I’ve gotten through a lot by not over-thinking things, by being able to keep certain matters out of my mind. You busy yourself with living, however it is you choose to busy yourself – dogs or kids or broken cars or numbers in a book – and you might well forget that after a year of anticipation your father decided not to move the family to Florida after all, or that the man you almost married had a change of heart at the last minute and traded you in for another. My sister, who lives down in Boston, thinks all the time about everything and as a result takes a half-dozen pills every morning. Last year I watched her suffer every detail of her daughter’s wedding and I thought: you can have it.
This story is available online. It’s not very long, and it’s easy to read.
One of the things this first-person narrator (a 62-year-old woman who takes in unwanted dogs and places them with families who want them) has not thought about is the acorn-sized lump she found one day in the shower. She doesn’t want to get sucked into the medical machinery, so she focuses on placing the nineteen dogs she has waiting for homes, as quickly as possible. She thinks she has enough time for that.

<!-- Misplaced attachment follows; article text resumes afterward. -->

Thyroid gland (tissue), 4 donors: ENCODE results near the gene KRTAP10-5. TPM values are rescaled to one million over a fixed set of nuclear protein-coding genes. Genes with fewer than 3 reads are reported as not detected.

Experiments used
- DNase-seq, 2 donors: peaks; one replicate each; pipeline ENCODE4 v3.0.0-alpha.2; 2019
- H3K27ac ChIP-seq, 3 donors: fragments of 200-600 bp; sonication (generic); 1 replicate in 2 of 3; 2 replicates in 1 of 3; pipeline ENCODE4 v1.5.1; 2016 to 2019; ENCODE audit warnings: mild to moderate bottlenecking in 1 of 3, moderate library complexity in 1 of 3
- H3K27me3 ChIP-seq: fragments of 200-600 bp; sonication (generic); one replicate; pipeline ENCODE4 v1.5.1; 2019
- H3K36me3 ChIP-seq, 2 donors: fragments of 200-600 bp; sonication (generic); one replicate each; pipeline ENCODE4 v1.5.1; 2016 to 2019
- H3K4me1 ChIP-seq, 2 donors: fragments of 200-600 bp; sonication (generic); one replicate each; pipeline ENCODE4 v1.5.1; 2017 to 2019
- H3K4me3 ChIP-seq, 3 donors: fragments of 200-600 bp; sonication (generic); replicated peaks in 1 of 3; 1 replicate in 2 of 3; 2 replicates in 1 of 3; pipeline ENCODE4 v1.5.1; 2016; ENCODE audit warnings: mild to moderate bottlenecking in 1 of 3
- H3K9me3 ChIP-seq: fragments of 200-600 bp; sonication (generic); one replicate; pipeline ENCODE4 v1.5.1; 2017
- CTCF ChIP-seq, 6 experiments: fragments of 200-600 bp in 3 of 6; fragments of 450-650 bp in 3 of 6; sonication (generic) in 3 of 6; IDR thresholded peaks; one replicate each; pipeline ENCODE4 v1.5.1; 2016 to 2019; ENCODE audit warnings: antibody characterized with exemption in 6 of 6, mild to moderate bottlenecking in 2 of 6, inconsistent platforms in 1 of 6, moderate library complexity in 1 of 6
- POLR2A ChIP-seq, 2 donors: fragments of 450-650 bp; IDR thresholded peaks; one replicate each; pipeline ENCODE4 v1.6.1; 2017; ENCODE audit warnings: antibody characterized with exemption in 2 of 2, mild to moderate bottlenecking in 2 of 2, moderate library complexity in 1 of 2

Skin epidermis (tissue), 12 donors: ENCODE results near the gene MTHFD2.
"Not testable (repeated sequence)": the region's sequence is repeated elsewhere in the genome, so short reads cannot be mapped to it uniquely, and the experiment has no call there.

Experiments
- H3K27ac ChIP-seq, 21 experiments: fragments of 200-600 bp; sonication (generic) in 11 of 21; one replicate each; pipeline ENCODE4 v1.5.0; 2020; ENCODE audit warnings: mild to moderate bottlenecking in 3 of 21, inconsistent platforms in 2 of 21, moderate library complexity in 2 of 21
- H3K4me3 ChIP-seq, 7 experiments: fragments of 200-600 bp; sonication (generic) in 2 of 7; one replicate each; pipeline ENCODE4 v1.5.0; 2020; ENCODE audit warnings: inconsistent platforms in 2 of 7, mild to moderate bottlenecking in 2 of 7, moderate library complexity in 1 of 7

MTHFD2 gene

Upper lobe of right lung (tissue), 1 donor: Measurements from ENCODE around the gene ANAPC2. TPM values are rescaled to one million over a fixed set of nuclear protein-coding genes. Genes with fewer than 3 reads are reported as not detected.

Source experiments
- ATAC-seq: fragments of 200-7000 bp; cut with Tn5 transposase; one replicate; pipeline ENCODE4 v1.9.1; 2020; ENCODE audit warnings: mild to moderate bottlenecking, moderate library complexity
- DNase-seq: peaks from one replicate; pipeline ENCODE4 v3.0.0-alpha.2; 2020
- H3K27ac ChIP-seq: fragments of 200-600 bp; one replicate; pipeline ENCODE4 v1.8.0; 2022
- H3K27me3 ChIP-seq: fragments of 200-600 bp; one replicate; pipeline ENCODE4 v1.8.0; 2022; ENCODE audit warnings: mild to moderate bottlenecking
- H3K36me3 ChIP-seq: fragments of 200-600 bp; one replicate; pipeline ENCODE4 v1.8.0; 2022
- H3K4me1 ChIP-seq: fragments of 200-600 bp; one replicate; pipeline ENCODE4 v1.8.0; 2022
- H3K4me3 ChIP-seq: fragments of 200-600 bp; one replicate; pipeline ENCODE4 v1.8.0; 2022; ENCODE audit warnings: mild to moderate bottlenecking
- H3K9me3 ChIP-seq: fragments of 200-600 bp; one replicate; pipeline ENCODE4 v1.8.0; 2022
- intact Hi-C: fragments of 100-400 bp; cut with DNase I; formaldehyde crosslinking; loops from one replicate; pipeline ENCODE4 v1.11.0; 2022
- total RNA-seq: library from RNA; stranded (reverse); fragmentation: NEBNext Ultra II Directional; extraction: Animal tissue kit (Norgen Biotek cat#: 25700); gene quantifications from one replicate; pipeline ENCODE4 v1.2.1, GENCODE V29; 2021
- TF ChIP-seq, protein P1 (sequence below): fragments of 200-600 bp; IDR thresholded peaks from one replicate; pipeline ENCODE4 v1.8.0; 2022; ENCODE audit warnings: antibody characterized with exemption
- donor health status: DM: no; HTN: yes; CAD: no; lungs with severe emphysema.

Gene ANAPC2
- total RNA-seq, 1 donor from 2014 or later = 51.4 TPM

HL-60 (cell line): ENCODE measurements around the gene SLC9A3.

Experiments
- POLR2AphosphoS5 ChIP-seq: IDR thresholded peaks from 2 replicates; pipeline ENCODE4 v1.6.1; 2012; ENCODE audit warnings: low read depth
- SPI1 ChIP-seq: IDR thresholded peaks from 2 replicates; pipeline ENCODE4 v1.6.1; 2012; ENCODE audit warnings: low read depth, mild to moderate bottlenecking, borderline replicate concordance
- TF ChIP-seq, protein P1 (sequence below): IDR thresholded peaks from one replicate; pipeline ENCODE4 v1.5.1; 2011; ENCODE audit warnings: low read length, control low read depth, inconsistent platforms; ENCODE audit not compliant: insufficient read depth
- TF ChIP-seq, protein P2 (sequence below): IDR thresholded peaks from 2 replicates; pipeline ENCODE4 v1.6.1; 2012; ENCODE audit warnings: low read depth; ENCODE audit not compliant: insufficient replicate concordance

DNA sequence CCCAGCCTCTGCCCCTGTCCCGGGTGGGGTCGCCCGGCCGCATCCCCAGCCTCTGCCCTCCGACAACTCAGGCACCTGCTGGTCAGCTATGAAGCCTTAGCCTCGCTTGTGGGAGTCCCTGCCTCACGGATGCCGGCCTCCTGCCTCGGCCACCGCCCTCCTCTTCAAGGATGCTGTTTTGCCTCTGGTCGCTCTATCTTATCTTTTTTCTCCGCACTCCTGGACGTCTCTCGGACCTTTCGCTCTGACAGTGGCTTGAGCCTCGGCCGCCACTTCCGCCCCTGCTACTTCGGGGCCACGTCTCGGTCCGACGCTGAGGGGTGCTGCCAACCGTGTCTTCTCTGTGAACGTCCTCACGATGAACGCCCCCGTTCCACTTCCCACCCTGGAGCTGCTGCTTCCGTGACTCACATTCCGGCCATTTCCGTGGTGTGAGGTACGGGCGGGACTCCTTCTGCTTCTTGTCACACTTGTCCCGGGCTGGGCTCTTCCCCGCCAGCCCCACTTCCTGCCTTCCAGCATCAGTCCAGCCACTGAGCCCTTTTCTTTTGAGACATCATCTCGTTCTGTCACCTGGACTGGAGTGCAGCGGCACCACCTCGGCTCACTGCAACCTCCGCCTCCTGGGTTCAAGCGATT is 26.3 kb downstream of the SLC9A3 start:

It’s a dance of intimacy without intimacy between the narrator and Jerry, who wants a dog. They are both careful to stay distant. And yet, they end up perhaps closer to each other than to anyone else in their lives. While the characters aren’t sentimental at all (“I did not want there to be a single sentimental moment with a dog in this story, because neither character would tolerate such a thing.” Perabo says in an interview with The Iowa Review), it’s a story that’s quite sentimental about how non-sentimental they are.
It’s another story that took a long time to take shape:
It grew (as my stories often do) from the collision of two separate stories that had been knocking around in my head for some time: the story of a lonely woman doing “home visits” to place stray dogs, and the story of the strange old man in Cornish. Even after I realized these two stories were actually one, it took me probably three years to complete the piece, and I gave up on it numerous times….
Winning [a Pushcart prize] for a story like “Shelter,” which was so long in coming, confirms my belief that the stories you really care about – even when you give them up for dead, and abandon them for months and years at a time — are always worth returning to.
While it didn’t astound me the way some of the other stories in this volume did, it’s a truly interesting approach to these two people, and I enjoyed it very much.